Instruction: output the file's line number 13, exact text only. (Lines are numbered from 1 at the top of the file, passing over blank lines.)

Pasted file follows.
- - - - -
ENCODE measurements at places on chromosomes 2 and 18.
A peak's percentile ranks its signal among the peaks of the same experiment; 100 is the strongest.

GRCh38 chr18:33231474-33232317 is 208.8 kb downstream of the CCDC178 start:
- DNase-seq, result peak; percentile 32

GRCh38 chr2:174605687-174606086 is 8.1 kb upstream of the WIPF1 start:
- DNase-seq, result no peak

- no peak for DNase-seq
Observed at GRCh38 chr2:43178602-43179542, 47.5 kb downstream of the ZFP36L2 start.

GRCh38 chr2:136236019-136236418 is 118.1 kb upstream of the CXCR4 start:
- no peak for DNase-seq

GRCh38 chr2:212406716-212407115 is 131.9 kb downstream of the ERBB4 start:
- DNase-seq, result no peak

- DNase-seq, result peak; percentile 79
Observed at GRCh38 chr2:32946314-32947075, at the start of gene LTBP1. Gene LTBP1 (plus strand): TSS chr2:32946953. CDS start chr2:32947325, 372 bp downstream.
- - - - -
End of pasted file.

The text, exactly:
- DNase-seq, result peak; percentile 79